It is not neccessary but in my experience really helps. What you need to remember is that in order to succeed in a B-2 tourist visa application, you need to demonstrate strong ties to the home country.
To self-petition through employment, you must be either (1) an individual of extraordinary ability in the sciences, arts, education, business or athletics, commonly known as EB-1; or (2) obtain a National Interest Waiver (NIW).
Both are complicated and have strict requirments. I suggest you consult with an experienced immigration lawyer to determine if you qualify. You generally should be highly qualified and/or recognized in your field.
Generally, if he is not issued a bond by the criminal magistrate/judge, he will have to wait until his criminal case is completed. Once he is released from criminal custody, either on bond or the conclusion of his criminal case, ICE has 48 hours to pick him up, assuming he has a detainer. The frist opportunity for his release from ICE will be when they pick him up. If they do not release him on a bond/ankle bracelet/recognizance, then they will likely transfer him to one of the ICE detention...
All you're doing is betting on more than one horse. First one that gets you to the finish line will work just fine. Generally 'no' on working on EAD based on a denied petition.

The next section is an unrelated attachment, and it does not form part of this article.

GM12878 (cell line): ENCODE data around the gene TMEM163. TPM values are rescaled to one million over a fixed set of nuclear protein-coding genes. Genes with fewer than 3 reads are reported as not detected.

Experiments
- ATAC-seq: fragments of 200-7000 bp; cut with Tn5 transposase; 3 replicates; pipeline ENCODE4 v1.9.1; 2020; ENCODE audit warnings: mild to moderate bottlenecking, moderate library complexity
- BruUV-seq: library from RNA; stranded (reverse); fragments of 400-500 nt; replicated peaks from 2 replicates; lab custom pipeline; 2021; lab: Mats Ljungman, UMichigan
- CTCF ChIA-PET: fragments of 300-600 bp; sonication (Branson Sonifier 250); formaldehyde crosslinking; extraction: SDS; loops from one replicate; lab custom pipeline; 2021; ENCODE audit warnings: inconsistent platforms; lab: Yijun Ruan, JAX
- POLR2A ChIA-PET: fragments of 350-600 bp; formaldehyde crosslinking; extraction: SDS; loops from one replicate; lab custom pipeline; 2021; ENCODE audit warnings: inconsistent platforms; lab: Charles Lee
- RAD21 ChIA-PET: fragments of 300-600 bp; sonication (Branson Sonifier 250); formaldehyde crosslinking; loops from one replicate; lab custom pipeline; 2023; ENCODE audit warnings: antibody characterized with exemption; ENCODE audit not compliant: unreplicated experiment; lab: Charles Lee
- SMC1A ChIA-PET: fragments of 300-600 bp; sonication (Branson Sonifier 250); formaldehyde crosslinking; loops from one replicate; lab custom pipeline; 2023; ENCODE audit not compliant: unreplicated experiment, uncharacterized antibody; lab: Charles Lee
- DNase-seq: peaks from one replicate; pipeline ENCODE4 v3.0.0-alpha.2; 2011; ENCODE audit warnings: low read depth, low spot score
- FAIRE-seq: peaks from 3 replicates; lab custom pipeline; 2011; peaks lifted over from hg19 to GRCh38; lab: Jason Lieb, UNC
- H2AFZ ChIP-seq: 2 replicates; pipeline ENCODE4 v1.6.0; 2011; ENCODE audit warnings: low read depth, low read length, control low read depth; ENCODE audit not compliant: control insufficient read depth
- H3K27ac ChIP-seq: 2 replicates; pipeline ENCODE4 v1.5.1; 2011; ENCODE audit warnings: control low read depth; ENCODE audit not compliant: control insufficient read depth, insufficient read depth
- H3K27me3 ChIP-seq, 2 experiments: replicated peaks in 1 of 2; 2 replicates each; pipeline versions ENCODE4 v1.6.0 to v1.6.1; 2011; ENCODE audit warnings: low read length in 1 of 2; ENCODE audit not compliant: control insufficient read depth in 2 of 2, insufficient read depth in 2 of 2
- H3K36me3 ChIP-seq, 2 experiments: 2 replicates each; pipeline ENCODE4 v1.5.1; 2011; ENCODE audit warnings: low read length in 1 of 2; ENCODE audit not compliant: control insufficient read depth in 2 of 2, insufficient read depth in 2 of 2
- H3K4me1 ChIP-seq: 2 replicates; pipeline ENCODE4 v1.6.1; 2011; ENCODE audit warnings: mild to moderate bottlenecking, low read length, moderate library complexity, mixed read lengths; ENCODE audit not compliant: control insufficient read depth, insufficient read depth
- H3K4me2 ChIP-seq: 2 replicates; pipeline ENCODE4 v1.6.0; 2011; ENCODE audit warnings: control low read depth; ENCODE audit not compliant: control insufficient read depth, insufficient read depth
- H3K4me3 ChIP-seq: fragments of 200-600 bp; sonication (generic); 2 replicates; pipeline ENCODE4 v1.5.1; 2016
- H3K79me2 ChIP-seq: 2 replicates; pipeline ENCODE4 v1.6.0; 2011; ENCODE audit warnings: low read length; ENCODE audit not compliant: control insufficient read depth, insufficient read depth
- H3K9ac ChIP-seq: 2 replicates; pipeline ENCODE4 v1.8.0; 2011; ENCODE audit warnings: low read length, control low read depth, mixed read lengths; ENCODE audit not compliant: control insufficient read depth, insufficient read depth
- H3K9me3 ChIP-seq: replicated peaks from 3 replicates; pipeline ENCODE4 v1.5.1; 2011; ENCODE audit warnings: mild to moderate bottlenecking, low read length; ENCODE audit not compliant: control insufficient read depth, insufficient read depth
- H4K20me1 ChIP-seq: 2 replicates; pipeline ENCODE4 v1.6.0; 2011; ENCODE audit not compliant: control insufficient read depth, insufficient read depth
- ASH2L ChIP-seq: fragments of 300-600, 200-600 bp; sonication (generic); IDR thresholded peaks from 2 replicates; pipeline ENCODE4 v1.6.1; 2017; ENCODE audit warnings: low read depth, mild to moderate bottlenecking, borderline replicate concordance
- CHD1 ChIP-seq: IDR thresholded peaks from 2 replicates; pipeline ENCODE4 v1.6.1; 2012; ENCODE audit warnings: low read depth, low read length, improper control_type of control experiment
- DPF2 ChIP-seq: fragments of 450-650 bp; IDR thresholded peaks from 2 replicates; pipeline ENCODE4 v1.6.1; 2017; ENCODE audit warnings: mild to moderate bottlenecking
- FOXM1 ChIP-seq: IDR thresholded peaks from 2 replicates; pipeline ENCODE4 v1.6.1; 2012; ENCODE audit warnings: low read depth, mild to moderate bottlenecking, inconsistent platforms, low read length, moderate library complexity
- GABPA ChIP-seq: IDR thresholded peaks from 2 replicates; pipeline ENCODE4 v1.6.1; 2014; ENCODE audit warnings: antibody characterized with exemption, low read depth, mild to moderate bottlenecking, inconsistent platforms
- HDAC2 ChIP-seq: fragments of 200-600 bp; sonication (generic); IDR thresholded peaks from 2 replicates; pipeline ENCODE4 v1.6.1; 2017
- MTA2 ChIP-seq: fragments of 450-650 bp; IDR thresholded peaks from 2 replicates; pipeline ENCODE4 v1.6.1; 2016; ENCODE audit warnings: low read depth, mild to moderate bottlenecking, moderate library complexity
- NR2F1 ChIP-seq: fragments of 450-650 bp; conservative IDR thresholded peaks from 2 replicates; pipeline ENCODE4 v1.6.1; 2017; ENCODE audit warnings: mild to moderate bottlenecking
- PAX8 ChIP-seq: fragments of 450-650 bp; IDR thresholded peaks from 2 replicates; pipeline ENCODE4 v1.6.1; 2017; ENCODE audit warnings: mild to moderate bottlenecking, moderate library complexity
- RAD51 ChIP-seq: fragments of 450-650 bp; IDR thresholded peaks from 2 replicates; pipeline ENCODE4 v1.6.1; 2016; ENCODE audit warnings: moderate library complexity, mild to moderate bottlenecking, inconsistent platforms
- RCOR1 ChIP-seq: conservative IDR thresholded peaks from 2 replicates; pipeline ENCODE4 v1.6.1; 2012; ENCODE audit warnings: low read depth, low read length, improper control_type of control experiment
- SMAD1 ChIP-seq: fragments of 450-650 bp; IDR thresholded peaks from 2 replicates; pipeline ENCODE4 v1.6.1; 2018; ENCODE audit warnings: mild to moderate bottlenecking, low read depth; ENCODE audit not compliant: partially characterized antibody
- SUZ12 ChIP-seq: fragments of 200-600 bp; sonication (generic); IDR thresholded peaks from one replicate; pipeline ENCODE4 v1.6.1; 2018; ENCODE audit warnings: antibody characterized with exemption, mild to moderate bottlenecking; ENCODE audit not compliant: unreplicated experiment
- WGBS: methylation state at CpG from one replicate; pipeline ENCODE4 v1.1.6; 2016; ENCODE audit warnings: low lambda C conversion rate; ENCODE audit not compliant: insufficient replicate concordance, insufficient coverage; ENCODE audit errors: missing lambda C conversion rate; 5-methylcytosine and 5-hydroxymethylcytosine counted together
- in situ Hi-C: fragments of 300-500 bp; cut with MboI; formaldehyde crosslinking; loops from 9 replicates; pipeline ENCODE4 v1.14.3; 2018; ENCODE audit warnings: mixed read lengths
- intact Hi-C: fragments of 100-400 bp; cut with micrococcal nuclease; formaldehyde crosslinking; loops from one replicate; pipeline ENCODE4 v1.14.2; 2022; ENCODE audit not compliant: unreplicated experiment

Ricky Malik, Esq.
There's no doubt all my colleagues are 100% correct that it is time to hire an atty. That being said, you obviously posted here for some guidance and the first question all of us will ask is: "Why was s/he issued an expedited removal?" So may as well some answers ready. You can try to have your family member do a FOIA with the CBP or if this happened recently, have that family member or the attorney you are going to hire call the CBP at the airport and try to determine why expedited removal...
There is no new law, but the category in which you are asking has sped up significanlty, whereby the Dept of State's visa bulletin is indicating that cases that were filed June 2010 are eligible for a visa (unless you are from Mexico). There is more to it than the way I have explained it, but in essence, if you have a spouse overseas and you are an LPR, file ASAP and with the help of a good lawyer, your spouse may be here in less than 6 months.
Ricky Malik, Esq.